Some equations involving powers or indices can be solved using logarithms… but not all.

Think about how you could go about solving the following equations. Sort them according to the tools or methods you would use.

(A) \(3^x=81\)

We know that \[81=9\times9=3^4\] so we can say that \(x=4\) using only our knowledge of powers of \(3\). Note that we could instead use logarithms to solve this equation, \[\begin{align*} \log_3{3^x}&=\log_3{81}\\ x&=\log_3{81} \end{align*}\]

so we could classify this equation as “either indices or logarithms”.

(B) \(x^5=50\)

To solve this equation, remember that the inverse of raising to a power is a root or a fractional power. So we can solve it using indices, \[x=50^\frac{1}{5}=\sqrt[5]{50} \text{ .}\]

(C) \(3^x=43\)

This looks very similar to the first equation, but since \(43\) is not an exact power of \(3\) we have to use logarithms if we want an exact solution.

Have a go at estimating the solution.

(D) \(5^{2x}-5^x-6=0\)

The laws of indices tell us that \(5^{2x}=(5^x)^2\) so this is a quadratic equation which we can factorise \[\begin{align*} (5^x)^2-(5^x)-6&=0\\ (5^x-3)(5^x+2)&=0\\ 5^x&=3 \text{ or } -2 \text{ .} \end{align*}\]

Now, \(5^x\) cannot be negative so we have only one solution, for which we shall need logarithms. \[x=\log_5 3\] So we could classify this equation as requiring rearrangement and logarithms.

(E) \(5^x+4^x=8\)

We don’t know a way to solve this exactly. How could we find an approximate solution?
What’s wrong with this? \[\begin{align*} \log{(5^x+4^x)}&=\log{8}\\ \log{5^x}+\log{4^x}&=\log{8}\\ x\log5+x\log4&=\log8\\ x&=\frac{\log8}{\log5+\log4} \end{align*}\]

(F) \(5^x+2\times5^{1-x}=7\)

It may not be immediately obvious what kind of equation this is, so we want to manipulate it into a more useful form. What can we do to the equation so there is no \(-x\) in the index of the second term?

We can split the second term, \[5^{1-x}=5\times5^{-x}\] and then multiply the equation through by \(5^x\), \[\begin{align*} (5^x)^2+2\times5\times5^{-x}\times5^x&=7\times5^x\\ (5^x)^2+10&=7\times5^x \end{align*}\] which is a quadratic in \(5^x\) that we can factorise, \[\begin{align*} (5^x)^2-7(5^x)+10&=0\\ (5^x-2)(5^x-5)&=0\\ 5^x&=2 \text{ or } 5 \text{ .} \end{align*}\]

One of the solutions can now be written down using indices while the other requires logarithms. So we can classify this equation as requiring rearrangement, indices and logarithms.

(G) \(3^{2x}-3=24\)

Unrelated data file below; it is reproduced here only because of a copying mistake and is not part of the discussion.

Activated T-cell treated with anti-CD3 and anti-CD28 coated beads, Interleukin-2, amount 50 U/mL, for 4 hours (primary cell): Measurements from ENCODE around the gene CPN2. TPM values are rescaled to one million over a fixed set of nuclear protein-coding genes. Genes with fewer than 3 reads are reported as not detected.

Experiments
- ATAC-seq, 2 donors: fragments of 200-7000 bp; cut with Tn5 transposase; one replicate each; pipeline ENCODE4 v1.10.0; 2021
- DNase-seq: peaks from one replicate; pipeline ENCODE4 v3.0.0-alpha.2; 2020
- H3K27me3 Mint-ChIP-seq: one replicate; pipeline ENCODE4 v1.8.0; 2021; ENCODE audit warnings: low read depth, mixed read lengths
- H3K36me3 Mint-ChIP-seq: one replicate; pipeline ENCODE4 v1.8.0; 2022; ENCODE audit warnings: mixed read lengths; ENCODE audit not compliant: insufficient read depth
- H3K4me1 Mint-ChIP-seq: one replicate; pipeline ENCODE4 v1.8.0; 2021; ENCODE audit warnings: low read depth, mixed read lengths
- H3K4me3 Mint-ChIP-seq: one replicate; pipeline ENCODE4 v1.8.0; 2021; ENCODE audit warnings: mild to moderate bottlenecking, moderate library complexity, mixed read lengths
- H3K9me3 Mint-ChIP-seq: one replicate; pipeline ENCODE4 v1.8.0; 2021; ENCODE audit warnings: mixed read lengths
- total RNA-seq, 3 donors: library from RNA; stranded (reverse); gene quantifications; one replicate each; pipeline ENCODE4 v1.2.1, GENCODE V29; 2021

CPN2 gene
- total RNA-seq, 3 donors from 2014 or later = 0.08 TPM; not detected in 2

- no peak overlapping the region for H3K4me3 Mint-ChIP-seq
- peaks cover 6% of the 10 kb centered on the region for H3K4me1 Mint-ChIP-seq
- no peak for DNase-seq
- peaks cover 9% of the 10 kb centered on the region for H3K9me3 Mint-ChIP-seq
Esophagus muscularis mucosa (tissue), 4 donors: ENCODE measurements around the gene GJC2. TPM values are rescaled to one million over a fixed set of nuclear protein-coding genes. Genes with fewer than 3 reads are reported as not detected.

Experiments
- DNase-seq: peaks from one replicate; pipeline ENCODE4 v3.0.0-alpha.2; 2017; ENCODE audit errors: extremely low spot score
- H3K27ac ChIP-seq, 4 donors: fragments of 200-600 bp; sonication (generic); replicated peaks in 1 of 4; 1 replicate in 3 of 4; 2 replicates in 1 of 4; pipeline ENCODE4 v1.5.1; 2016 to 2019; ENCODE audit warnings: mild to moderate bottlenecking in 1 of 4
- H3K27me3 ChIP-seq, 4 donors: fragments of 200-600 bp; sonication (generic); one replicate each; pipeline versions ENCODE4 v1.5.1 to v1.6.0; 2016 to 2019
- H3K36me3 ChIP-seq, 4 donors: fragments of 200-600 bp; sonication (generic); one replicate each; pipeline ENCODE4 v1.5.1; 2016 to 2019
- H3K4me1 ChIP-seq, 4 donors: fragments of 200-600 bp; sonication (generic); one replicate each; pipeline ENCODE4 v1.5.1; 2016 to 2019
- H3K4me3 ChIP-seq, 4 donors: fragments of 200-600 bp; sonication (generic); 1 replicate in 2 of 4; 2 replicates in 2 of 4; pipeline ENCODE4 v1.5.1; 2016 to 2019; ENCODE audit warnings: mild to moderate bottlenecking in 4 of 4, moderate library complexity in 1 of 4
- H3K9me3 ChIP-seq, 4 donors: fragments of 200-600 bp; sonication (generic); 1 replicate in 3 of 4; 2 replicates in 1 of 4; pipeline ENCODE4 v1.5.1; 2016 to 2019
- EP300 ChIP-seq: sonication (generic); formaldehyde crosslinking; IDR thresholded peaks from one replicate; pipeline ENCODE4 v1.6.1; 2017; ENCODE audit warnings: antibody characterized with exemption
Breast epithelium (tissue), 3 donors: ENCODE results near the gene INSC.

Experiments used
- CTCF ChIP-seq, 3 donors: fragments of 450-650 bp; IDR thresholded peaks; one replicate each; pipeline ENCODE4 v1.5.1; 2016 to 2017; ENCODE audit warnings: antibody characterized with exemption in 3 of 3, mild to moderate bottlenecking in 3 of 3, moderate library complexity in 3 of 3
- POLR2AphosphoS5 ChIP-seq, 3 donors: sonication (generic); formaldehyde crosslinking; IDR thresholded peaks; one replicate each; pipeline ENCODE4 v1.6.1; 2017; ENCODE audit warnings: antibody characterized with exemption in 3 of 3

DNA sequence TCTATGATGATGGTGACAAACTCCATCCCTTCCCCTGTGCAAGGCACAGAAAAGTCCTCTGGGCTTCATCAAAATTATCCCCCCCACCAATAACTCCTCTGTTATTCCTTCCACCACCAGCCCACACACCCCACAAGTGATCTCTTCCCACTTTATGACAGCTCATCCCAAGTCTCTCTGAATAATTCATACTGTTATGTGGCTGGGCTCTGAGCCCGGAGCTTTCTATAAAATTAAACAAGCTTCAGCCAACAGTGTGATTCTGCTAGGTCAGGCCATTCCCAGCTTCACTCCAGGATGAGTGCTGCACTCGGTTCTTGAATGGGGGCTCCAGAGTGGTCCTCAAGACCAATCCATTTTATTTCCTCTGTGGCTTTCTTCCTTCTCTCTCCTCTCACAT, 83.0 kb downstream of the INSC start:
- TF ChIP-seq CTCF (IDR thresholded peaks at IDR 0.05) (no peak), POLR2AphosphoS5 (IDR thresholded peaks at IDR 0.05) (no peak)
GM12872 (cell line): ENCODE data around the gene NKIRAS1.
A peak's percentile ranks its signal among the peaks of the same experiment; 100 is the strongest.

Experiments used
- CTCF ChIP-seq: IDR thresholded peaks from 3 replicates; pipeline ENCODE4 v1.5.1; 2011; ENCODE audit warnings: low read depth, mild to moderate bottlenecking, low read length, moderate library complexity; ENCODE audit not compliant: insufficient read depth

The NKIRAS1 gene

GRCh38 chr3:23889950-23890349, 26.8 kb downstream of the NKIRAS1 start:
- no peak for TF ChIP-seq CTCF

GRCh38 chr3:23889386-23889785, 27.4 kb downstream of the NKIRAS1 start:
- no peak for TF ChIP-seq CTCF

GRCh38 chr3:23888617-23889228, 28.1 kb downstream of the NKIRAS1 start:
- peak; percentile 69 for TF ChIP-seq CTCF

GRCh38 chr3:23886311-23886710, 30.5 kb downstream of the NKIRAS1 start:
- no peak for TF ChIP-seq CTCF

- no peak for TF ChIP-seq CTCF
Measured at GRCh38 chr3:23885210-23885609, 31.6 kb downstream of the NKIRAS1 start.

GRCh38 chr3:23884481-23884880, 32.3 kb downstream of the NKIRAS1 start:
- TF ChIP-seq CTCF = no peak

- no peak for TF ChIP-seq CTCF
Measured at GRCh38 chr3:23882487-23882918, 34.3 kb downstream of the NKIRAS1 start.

This could be treated as a quadratic in \(3^x\), but a bit of rearrangement reveals a simpler method to solve it. \[\begin{align*} 3^{2x}&=27\\ 2x&=3 \end{align*}\]

It’s always worth looking for simpler methods before embarking on complicated ones. In this case, gathering the constant terms together was the inviting first step.

(H) \(2^{2x}-9\times2^x+8=0\)

This is another quadratic, this time in \(2^x\).

\[2^{2x}=(2^x)^2\] so \[(2^x-8)(2^x-1)=0 \text{ .}\]

This can be solved using only rearrangement and indices.

(I) \(\sqrt{2x-3}=5\)

Logarithms are not going to help, but squaring both sides will.

(J) \(5^x-x^5=3\)

This is another example of an equation we don’t know how to solve exactly. We could use a numerical method such as trial and improvement to find an approximate solution.

How many solutions are there? Most numerical methods work best if you know roughly where the solution is. A sketch of \(y=5^x\) and \(y=x^5\) might help.

(K) \(16^{\frac{3}{x}}=8\)

What’s gone wrong here? \[\begin{align*} 16^{\frac{3}{x}}&=8\\ 2^{\frac{3}{x}}&=1\\ \frac{2^3}{2^x}&=1\\ 2^3&=2^x\\ x&=3 \end{align*}\]
Take the logarithm of both sides and rearrange… \[\begin{align*} \frac{3}{x}\log16&=\log8\\ x&=\frac{3\log16}{\log8} \text{ .} \end{align*}\]
Cube root of both sides… \[16^{\frac{1}{x}}=\sqrt[3]8=2\] then raise both sides to the power \(x\), \[\begin{align*} 16^1&=2^x\\ x&=4 \text{ .} \end{align*}\]

Have the two methods given the same answer? Which method do you prefer?

(L) \(\big(\frac{13}{16}\big)^{3x}=\frac{3}{4}\)

We are going to have to use logarithms on this one.

Why would indices not give us a solution?

There is a fundamental difference between equations involving the unknown, \(x\), raised to a fixed power (such as \(x^5\)) and equations involving a constant raised to an unknown power (such as \(5^x\)). How is this difference reflected in the methods required to solve the equations?

Venn diagram classifying the equations

Note that we have been a bit imprecise about the meanings of the overlapping regions and about what we mean by rearrangement, so your solution may look quite different.

There are a few equations that look similar but appear on opposite sides of the above diagram. Can you explain why?